United States of America, Plaintiff-appellee, v. Johney B. Kearney, Sr., Defendant-appellant, 684 F.2d 709 (10th Cir. 1982)Annotate this Case
Ronald J. Yengich of O'Connell & Yengich, Salt Lake City, Utah, for defendant-appellant.
Francis M. Wikstrom, U. S. Atty., and Samuel Alba, Asst. U. S. Atty., Salt Lake City, Utah, for plaintiff-appellee.
Before McKAY, LOGAN and SEYMOUR, Circuit Judges.
LOGAN, Circuit Judge.
After examining the briefs and the appellate record, this three-judge panel has determined unanimously that oral argument would not be of material assistance in the determination of this appeal. See Fed. R. App. P. 34(a); Tenth Cir.R. 10(e). The cause is therefore ordered submitted without oral argument.
Johney B. Kearney, Sr., appeals from the sentence entered after his plea of guilty to two counts of transporting in interstate commerce cashier's checks valued at more than $5,000, knowing them to have been taken by fraud, in violation of 18 U.S.C. § 2314. On appeal the issues are (1) whether the indictment fairly notified Kearney of the charges against him, (2) whether at the Rule 11 hearing the district court adequately informed Kearney of the offenses to which he agreed to plead guilty, and (3) whether the district court abused its discretion by denying Kearney's motion to withdraw his guilty plea.
A grand jury indicted Kearney for several offenses and trial commenced on all of them. After five days of trial Kearney pleaded guilty to two of the counts in exchange for dismissal of the remaining counts.1 More than two months later Kearney moved for leave of court to withdraw his guilty plea. Before hearing the motion, the district court sentenced Kearney, but stayed execution. Then after a hearing the court denied Kearney's motion.
* Kearney alleges the indictment did not fairly notify him of the charges because Counts 13 and 14, to which he pleaded guilty, neither specified what conduct prohibited by 18 U.S.C. § 2314 Kearney was charged with doing, nor set out the requisite elements of an offense under the statute. The short answer to Kearney's allegation is that in setting forth Counts 13 and 14, the indictment specifically incorporates by reference all allegations of Counts 1 through 12, as is permitted by Fed. R. Crim. P. 7(c). Reading Counts 13 and 14 with the incorporated allegations, we find the indictment fairly informed the defendant of the offenses with which he was charged and the elements of those offenses: willfully and knowingly transporting or causing to be transported in interstate commerce cashier's checks with a value of more than $5,000, knowing they were obtained by fraud.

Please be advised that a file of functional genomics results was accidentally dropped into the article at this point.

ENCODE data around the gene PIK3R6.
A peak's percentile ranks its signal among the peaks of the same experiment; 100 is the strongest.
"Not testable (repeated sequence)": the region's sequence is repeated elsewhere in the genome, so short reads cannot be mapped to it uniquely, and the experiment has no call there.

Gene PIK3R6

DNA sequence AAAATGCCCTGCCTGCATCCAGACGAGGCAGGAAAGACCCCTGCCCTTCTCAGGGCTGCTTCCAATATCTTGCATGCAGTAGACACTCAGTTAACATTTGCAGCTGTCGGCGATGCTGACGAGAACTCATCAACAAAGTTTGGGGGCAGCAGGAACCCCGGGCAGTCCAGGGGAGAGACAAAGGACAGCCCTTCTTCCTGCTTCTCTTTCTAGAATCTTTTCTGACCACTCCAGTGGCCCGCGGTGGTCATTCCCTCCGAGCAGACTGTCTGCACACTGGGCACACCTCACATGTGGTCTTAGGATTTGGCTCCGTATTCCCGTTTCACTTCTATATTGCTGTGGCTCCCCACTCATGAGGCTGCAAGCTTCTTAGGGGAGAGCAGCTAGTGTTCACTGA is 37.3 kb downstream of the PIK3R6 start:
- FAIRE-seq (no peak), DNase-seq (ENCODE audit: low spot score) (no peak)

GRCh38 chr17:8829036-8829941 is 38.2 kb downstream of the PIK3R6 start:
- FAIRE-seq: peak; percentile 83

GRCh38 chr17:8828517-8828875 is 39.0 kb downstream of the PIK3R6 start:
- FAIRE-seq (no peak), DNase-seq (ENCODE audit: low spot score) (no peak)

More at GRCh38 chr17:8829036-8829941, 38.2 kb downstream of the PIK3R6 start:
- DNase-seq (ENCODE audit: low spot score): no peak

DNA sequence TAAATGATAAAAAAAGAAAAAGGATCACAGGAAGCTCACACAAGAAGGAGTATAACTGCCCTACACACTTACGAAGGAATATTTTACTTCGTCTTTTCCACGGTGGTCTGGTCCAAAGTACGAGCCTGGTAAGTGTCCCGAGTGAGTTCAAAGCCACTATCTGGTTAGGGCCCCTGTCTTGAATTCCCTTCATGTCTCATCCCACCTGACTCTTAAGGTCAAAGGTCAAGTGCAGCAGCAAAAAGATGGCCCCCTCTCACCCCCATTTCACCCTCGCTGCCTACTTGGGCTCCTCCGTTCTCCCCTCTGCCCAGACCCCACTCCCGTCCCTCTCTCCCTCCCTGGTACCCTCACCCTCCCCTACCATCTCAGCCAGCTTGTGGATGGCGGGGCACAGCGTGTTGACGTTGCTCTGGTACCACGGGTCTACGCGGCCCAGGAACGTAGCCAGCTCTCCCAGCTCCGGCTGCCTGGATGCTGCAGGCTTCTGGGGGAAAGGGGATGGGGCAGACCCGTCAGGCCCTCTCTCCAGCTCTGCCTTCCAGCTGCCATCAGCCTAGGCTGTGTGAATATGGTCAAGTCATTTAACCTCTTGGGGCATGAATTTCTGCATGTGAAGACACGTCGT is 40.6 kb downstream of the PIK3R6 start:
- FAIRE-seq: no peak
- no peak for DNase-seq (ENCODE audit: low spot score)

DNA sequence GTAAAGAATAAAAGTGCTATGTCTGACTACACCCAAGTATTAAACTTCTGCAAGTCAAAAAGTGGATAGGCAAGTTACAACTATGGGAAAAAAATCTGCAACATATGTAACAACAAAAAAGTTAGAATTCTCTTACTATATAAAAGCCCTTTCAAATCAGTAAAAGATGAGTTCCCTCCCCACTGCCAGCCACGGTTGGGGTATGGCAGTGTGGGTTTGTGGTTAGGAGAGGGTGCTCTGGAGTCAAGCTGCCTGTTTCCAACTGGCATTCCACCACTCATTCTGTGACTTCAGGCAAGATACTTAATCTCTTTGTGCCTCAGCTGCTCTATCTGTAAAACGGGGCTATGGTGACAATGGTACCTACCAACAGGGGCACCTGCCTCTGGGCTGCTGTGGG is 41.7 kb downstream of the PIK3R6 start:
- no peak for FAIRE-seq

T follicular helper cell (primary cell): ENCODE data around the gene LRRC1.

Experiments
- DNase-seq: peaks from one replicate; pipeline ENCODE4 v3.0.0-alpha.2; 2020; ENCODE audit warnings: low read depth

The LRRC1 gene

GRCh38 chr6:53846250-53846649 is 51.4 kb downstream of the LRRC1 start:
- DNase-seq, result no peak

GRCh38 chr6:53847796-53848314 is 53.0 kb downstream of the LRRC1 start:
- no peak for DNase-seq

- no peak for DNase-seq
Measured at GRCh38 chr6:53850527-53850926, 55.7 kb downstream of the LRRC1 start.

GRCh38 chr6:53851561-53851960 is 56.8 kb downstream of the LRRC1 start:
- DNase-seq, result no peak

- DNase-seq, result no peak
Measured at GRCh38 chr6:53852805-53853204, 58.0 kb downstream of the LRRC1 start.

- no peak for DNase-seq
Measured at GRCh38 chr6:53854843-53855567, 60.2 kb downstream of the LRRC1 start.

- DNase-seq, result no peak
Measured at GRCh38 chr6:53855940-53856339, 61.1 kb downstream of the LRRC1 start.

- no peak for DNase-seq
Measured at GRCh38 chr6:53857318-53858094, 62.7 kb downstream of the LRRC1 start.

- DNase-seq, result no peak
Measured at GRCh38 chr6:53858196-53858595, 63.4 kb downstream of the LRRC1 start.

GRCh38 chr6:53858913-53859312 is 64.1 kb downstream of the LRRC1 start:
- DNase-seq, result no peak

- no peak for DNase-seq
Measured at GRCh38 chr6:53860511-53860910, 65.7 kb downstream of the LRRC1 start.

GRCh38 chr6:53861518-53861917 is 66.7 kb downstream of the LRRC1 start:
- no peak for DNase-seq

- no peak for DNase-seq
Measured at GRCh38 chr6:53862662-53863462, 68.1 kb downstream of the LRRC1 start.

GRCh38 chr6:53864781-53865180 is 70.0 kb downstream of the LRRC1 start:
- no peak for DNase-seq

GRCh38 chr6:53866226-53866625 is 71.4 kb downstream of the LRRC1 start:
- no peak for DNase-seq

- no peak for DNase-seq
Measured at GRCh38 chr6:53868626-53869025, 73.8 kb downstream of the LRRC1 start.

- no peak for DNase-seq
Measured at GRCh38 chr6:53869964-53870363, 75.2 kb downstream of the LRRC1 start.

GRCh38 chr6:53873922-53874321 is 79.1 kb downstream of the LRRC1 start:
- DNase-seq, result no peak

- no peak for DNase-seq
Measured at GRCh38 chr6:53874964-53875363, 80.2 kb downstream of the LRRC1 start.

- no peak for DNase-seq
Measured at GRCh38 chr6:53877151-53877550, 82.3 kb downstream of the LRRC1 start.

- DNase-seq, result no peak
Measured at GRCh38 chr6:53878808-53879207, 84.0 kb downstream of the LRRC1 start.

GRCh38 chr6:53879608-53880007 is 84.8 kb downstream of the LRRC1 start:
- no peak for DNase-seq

Kearney also contends his guilty plea was involuntary because he was not adequately informed at the Fed. R. Crim. P. 11 hearing of the offenses to which he then pleaded guilty. After reviewing the record, we find no merit to this contention. At the Rule 11 hearing, among other things the district court read Kearney Counts 13 and 14 from the indictment. The court ascertained that Kearney's lawyer had represented him from shortly after the time of indictment through the plea of guilty and had fully counseled Kearney concerning the plea. In addition, both Kearney and his counsel signed a document entitled "Statement by Defendant in Advance of Plea of Guilty" stating that counsel had fully advised Kearney of his rights. Numbered paragraph one of the document states, "The nature of the charges against me have been explained. I have had an opportunity to discuss the nature of the charges with my attorney, and I understand the charges and the elements which the government is required to prove." Also, we note that before pleading guilty Kearney sat through five days of the government's evidence on these and related counts. In finding that Kearney had been informed of the nature of the charges against him, the presiding judge could reasonably consider Kearney's opportunity to hear the government's case. Under these circumstances, Kearney at the Rule 11 hearing had adequate notice of the nature of the charges to which he pleaded guilty.
Kearney contends that when the district court denied his motion for leave to withdraw his guilty plea, the court abused its discretion because, Kearney claims, at the time of the plea he "was not acting in complete control of his faculties and was under the influence of drugs he was taking for his heart condition." Kearney does not identify the medication, give information concerning its effects, or offer any more specific basis for his motion. Nor has Kearney designated as a part of the appellate record a transcript of the hearing on his motion.